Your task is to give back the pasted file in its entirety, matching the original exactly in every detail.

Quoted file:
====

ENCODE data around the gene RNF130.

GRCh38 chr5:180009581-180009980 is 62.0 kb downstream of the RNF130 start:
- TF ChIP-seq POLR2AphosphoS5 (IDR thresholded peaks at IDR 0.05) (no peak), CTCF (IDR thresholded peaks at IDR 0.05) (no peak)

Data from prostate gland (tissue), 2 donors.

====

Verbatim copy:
ENCODE data around the gene RNF130.

GRCh38 chr5:180009581-180009980 is 62.0 kb downstream of the RNF130 start:
- TF ChIP-seq POLR2AphosphoS5 (IDR thresholded peaks at IDR 0.05) (no peak), CTCF (IDR thresholded peaks at IDR 0.05) (no peak)

Data from prostate gland (tissue), 2 donors.